Project Practitioners > Who Else is Pretending?

Who Else is Pretending?

By Chris Cook, PMP

READ TIME: 5 minutes

 

Pretending to work while at work. Life’s ultimate quandary.

 

You have eight hours between those four walls and only two hours of work. How do you spend the other six? Some of you may have guessed how these articles are written.

 

That’s right. Under the guise of me emailing. Typing is typing. It looks the same from the outside, so I take advantage.

 

It is not as if this time could be used to schedule vendors or purchase materials because those tasks are completed. This ‘wait and see’ stage is when I put fingers to keys and start spewing information. When a new work order comes in, I promptly divert my attention towards it to take care of it.

 

Until then, you are reading the product of me pretending to work. It got me thinking ‘Am I the only one who pretends to work while accomplishing other tasks unrelated?’ I assume not but am curious to find out.

 

In these down times, people have many options for pretending while still accomplishing. This balance of life and work is adulting at its finest.

 

Let’s explore a few ways to pretend while watching the clock approach quitting time.

 

 

  1. Learn

Language is my favorite downtime learning activity. German, for my heritage, and Portuguese, for jiu jitsu, are the two I am slowly but surely racking my brain in all directions.

 

Duolingo, a language learning application, is downloaded on my work phone. It appears as if I am communicating with a vendor or subcontractor when I am really expanding my knowledge base.

 

The work phone becomes a distraction for the wandering eyes of senior management. Work phone equals work; otherwise, why would it be called a work phone?

 

Interspersed between lessons I will answer an email or text that comes through on the work phone just to have a backup case when eventually those wandering eyes see some unrelated work activities. Again, this game of cat and mouse should be understood, but some bosses just do not seem to understand it.

 

  1. Read

Staring at your computer screen is a requirement of the best of the nonworking activities. What better way to stare at something than to read it? Be it the latest sports scores or celebrity gossip, reading helps.

 

You see an interesting article that catches your eye. Take some time to read it, so you have something to talk about other than the latest project drama or vendor conflict. One of the worst scenarios to be stuck in is the work lunch where everyone is talking about work.

 

Isn’t lunch supposed to be a time away from work where you can collect your thoughts and recharge? Instead, people start to bring work to nonwork functions. If only they took the five minutes to read about the latest scandal or silly meme going around they might be more interesting to talk to.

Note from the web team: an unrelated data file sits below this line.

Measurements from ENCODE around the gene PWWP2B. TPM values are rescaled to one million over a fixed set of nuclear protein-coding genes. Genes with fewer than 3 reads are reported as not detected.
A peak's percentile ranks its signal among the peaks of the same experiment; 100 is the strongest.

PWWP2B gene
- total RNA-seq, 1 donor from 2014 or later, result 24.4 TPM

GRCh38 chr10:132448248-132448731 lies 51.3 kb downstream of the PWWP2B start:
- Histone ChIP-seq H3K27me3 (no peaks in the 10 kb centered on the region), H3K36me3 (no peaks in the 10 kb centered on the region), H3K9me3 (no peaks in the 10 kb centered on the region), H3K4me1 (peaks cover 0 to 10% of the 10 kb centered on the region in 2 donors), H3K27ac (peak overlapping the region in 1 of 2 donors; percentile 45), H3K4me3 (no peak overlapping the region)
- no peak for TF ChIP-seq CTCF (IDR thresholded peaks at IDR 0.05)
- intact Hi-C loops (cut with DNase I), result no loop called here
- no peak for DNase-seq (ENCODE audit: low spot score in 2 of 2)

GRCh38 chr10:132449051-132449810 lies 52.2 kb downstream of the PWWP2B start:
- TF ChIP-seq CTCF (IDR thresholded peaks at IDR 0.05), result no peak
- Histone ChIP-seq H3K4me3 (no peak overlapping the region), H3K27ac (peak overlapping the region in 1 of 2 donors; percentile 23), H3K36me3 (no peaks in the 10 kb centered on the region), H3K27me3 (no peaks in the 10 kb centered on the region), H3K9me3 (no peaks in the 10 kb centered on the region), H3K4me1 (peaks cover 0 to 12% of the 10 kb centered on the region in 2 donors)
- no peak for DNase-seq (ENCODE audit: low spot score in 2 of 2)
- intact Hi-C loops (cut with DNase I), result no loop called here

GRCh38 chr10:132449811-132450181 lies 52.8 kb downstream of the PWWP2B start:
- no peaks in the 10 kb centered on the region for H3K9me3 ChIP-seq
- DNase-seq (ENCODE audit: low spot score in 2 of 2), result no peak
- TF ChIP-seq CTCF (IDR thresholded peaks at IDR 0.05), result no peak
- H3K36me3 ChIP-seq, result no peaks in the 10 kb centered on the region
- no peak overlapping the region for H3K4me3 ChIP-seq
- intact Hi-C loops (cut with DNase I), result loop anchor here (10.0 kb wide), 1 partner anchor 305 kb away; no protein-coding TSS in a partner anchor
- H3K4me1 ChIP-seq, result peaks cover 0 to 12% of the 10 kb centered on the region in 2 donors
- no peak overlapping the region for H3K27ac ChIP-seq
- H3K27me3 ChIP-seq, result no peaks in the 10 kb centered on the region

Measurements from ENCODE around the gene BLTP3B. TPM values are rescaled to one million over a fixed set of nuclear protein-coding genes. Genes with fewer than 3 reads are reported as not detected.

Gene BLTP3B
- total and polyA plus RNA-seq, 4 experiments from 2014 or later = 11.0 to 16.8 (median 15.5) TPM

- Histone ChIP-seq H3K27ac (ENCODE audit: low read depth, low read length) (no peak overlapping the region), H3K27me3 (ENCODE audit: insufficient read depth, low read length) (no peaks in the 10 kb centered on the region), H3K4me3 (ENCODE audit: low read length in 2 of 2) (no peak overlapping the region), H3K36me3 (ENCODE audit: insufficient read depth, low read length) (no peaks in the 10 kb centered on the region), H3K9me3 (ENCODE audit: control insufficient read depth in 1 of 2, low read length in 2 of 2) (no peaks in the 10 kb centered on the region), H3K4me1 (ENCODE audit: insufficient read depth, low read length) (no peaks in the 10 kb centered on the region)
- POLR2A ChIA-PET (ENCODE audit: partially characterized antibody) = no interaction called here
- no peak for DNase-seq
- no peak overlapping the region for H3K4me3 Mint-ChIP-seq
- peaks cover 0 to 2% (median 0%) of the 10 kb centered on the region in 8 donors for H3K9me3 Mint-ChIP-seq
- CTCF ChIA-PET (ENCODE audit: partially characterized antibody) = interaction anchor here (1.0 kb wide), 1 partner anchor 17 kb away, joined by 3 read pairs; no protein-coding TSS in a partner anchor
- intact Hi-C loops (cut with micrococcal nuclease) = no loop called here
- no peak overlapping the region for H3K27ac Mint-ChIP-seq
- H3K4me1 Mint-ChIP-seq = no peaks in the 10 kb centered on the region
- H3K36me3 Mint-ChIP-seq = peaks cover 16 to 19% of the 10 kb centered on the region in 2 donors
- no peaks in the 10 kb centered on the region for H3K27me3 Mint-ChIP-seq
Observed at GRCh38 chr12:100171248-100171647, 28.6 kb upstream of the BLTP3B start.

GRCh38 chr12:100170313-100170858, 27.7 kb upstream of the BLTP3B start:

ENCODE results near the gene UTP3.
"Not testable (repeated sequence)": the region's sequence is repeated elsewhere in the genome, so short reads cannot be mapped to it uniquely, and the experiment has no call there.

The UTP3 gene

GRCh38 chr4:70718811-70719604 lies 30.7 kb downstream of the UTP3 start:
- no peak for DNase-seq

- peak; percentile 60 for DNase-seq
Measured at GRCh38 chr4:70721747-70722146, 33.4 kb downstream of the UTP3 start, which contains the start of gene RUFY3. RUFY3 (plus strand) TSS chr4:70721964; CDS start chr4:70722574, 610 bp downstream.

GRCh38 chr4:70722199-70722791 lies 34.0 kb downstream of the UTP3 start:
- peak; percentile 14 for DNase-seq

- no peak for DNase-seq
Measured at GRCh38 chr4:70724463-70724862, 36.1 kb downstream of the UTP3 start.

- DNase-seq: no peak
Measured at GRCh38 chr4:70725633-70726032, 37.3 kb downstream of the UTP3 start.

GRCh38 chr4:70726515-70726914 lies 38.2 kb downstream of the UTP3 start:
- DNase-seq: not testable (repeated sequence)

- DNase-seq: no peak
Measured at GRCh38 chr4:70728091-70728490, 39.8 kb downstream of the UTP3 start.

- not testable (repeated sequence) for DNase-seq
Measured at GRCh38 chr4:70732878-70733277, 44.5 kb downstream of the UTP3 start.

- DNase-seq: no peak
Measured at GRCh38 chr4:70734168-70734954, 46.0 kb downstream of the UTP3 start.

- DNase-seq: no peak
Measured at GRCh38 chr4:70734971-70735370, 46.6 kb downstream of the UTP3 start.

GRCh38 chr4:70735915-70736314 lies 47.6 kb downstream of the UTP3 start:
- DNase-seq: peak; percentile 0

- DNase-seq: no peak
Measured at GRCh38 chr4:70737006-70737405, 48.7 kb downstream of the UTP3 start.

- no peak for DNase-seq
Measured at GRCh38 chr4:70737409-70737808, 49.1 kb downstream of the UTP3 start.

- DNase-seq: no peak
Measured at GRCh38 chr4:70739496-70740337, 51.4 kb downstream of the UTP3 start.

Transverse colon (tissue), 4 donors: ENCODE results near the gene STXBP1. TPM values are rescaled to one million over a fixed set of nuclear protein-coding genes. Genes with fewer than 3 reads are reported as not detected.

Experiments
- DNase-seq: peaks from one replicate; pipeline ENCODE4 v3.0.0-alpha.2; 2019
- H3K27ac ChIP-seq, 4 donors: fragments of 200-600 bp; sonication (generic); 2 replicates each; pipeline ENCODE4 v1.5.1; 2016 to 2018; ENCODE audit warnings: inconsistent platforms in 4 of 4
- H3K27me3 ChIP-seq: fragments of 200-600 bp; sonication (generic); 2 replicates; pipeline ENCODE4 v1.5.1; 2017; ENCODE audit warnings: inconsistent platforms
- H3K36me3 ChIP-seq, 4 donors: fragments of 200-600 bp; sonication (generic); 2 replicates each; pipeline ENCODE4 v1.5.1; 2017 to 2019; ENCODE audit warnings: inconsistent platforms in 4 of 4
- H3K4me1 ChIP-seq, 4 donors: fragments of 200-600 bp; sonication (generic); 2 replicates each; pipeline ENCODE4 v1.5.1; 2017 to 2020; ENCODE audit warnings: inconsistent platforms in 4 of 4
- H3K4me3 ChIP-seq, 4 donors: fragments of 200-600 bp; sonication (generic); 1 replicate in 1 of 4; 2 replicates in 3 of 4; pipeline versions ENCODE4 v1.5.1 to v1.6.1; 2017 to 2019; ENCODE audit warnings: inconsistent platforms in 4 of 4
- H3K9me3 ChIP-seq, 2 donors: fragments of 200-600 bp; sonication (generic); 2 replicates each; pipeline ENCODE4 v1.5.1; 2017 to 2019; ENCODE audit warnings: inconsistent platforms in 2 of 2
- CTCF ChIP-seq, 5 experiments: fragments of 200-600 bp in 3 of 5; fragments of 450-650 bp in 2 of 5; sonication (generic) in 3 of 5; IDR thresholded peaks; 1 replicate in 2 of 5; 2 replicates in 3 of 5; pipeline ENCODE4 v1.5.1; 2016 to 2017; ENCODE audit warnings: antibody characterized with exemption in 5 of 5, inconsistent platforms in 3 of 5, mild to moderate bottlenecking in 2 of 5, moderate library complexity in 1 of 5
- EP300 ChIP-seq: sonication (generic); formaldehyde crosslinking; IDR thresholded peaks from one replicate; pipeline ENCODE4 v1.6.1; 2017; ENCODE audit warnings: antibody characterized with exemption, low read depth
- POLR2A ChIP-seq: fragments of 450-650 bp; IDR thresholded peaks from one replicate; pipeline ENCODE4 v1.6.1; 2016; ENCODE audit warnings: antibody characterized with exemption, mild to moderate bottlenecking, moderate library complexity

1. Write

Journaling helps to clear your mind of the many different directions it wants to take you. Does not have to be work-related, but again, the appearance of work is important.

 

This article is being written on company time with company equipment while toeing the line of realistic production. Creative minds get bogged down with mundane office tasks. To keep creatives interested, you must let them spread their wings.

 

Giving a creative type 15 minutes to write uninterrupted is all that person needs to give you two crucial hours in the afternoon. If you continue to bog someone down with peering eyes and grade school tasks, these individuals become frustrated and quit.

 

Let them write or draw or color or any other creative outlet that keeps them sane. Not everyone loves their job. Do not be another reason to dread the morning commute.

 

  1. Fun

The fun must include staring at the computer screen or work phone. If an important sporting event is on during the day, I usually have a tab open with it playing in the background.

 

NCAA March Madness is coming to an end but that first weekend of games should be a national holiday. No one works. They are scoreboard watching and bracket tending. They want to see how their bracket compares to their co-workers.

 

Play into that fact. If a boss really thinks work is being accomplished, it shows an out of touch individual. That goes for any major event or say Friday afternoons. People pretend to work most on Friday afternoons. The countdown begins after lunch and does not stop until the vehicle is heading out of the parking lot.

 

Rather than play boss and require individuals to stick around until the bitter end, have an early release every once in a while. Reward talent for being productive. Do not hold your team hostage because that is what the clock says to do.

 

 

Takeaways

Let’s stop pretending we are busy at all times of the day with our heads spinning constantly. There is always downtime. Some choose to be silent to get their minds right. Others need to check in on gossip or scores.

 

Pretending to work is a modern day talent. If you think all of your team members are dedicated to the project all of the time, here is your wake up call. They are definitely posting on social media and checking in with their friends.

 

Being a strict boss who forbids these activities is only encouraging adults to look for more creative ways to kill time. You restrict NCAA bracket sites so people cannot check them? Someone converts the bracket to an Excel file, and they do it anyways.

 

You do not want people on social media? Cool, they use their personal phones to check statuses and update profiles. Embrace the technology that exists. Pay for production rather than time.

 

Let’s hear some of your favorite ‘pretending to work’ activities!

 

https://www.crcpress.com/The-Entrepreneurial-Project-Manager/Cook/p/book/9781498782357



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